WASHINGTON — The Food and Drug Administration on May 5 issued a warning letter to General Mills, Inc. advising the Minneapolis-based company that the label and labeling of its Cheerios Toasted Whole Grain Oat cereal is in violation of the Federal Food, Drug and Cosmetic Act.

According to the F.D.A., the claims made on the Cheerios packages are such that the cereal is promoted for conditions that cause it to be a drug. The claims in question include "You can Lower Your Cholesterol 4% in 6 weeks" and "Did you know that in just 6 weeks Cheerios can reduce bad cholesterol by an average of 4%? Cheerios is … clinically proven to lower cholesterol. A clinical study showed that eating two 11/2 cup servings daily of Cheerios cereal reduced bad cholesterol when eaten as part of a diet low in saturated fat and cholesterol."

"These claims indicate that Cheerios is intended for use in lowering cholesterol, and therefore in preventing, mitigating, and treating the disease hypercholesterolemia," the F.D.A. wrote in its May 5 letter. "Additionally, the claims indicate that Cheerios is intended for use in the treatment, mitigation and prevention of coronary heart disease through lowering total and ‘bad’ (L.D.L.) cholesterol."

These intended uses, the F.D.A. said, qualify Cheerios as a drug, and therefore require that the product must not be marketed with such claims in the United States without an approved new drug application.

The F.D.A. also pointed out that while it has issued a regulation authorizing a health claim associating soluble fiber from whole grain oats with a reduced risk of coronary heart disease, the Cheerios claims fail to meet the requirement because the two claims about lowering cholesterol are not made as part of the approved heart health claim in the lower left corner of the box, but instead are presented as separate, stand-alone claims through their location on the package and other label design features.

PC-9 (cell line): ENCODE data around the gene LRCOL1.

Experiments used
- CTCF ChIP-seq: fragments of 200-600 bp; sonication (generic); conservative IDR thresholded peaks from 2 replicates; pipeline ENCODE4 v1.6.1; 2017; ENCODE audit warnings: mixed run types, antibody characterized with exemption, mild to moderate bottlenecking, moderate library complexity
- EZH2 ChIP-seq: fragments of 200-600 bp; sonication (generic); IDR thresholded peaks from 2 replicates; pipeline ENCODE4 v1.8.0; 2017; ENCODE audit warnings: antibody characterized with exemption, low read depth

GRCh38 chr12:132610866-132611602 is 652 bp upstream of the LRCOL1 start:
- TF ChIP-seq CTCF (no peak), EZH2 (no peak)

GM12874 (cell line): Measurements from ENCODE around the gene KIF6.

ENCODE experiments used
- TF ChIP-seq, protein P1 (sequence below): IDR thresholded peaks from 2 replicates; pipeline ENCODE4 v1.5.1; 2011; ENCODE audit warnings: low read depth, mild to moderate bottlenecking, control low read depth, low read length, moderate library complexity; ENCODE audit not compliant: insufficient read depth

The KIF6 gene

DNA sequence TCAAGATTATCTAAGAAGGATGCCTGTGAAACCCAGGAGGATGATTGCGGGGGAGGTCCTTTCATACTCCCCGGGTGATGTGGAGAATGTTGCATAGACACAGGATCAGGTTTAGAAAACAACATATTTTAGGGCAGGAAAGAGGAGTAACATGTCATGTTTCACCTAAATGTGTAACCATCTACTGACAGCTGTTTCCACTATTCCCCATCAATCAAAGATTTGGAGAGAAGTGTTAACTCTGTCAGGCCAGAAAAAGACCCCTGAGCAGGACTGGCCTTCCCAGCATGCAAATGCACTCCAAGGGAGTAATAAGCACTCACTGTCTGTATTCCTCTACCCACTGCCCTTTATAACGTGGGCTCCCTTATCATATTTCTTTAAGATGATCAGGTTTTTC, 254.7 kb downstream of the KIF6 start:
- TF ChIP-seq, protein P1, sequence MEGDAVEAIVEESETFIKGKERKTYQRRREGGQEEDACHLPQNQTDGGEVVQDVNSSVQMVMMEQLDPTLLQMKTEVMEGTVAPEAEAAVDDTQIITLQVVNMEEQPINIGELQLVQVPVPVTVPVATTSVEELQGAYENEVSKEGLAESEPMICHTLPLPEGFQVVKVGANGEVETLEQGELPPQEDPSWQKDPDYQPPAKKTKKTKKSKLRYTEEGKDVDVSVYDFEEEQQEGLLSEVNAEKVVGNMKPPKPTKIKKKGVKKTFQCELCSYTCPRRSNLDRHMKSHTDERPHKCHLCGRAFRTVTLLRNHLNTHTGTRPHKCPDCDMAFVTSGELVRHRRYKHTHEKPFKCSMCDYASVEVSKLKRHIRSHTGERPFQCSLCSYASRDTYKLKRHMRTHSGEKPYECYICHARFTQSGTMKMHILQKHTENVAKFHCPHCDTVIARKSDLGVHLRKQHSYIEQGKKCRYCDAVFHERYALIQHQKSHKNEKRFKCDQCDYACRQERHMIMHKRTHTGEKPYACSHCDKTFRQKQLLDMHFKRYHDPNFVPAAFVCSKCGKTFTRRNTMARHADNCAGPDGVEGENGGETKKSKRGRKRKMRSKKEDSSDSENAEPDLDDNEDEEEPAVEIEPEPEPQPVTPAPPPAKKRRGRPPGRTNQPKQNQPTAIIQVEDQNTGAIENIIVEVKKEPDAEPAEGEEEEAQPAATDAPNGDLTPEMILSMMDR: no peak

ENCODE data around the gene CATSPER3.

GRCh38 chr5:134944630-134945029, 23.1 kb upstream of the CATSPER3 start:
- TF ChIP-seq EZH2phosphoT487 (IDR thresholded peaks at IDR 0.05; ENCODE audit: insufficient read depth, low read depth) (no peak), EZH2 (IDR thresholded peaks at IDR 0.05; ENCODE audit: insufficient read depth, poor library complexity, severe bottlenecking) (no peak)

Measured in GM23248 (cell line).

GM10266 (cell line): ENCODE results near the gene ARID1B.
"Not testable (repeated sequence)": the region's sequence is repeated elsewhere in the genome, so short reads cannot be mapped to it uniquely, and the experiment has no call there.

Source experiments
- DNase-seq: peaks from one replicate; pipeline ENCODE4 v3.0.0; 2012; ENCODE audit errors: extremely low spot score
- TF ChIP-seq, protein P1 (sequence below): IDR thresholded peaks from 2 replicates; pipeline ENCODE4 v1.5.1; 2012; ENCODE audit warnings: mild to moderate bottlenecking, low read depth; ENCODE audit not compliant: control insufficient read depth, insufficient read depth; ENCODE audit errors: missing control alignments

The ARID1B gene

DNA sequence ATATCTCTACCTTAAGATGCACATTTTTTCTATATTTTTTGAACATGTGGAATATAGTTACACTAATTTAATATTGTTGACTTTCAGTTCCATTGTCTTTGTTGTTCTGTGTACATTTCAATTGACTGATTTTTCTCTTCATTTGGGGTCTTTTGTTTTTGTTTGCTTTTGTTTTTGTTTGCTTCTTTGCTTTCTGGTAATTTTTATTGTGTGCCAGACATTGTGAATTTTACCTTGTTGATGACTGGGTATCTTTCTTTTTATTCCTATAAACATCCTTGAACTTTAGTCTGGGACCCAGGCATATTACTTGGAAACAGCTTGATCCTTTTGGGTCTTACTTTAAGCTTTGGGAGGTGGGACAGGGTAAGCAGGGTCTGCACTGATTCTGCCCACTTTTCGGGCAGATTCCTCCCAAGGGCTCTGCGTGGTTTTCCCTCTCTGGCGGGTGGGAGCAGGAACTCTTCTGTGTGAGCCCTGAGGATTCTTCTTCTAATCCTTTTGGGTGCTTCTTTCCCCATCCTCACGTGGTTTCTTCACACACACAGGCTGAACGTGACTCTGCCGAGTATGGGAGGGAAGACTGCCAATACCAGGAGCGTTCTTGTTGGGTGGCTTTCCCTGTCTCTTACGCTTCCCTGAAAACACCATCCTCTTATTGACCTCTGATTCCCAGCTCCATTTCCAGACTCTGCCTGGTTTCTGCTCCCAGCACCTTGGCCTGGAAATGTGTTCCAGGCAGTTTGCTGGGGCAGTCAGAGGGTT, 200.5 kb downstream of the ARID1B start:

"The cholesterol claim that mentions the clinical study is on the back of the Cheerios box, completely separate from the health claim on the front label," the F.D.A. said. "Although the other cholesterol claim is on the same panel as the authorized health claim, its prominent placement on a banner in the center of the front label, together with its much larger font size, different background, and other text effects, clearly distinguish it from the health claim in the lower left corner."

The claims in question also violate the provisions of the soluble fiber health claim in that they specifically attribute a degree of risk reduction for coronary heart disease, the F.D.A. noted.

In addition to labeling on Cheerios, the F.D.A. took exception to the manner in which General Mills has branded the product on its www.wholegrainnation.com web site. By bearing the claim "Heart-healthy diets rich in whole grain foods can reduce the risk of heart disease," General Mills has failed to fully convey the authorized health claim that states "Diets rich in whole grain foods and other plant foods, and low in saturated fat and cholesterol, may help reduce the risk of heart disease." By omitting "other plants foods" the F.D.A. said General Mills’ is not conveying that all these factors together help to reduce the risk of heart disease, not just whole grains alone.

General Mills has 15 days from the receipt of the letter to inform the F.D.A. as to what steps it has taken to correct the violations and ensure they don’t occur in the future. But Tom Forsythe, a spokesman for General Mills, said "Cheerios’ soluble fiber heart health claim has been F.D.A.-approved for 12 years, and Cheerios’ ‘lower your cholesterol 4% in 6 weeks’ message has been featured on the box for more than 2 years. The science is not in question. The scientific body of evidence supporting the heart health claim was the basis for F.D.A.’s approval of the heart health claim, and the clinical study supporting Cheerios’ cholesterol-lowering benefit is very strong.  The F.D.A. is interested in how the Cheerios cholesterol-lowering information is presented on the Cheerios package and web site.  We look forward to discussing this with F.D.A. and to reaching a resolution."

The full letter is available at www.accessdata.fda.gov/scripts/wlcfm/recentfiles.cfm.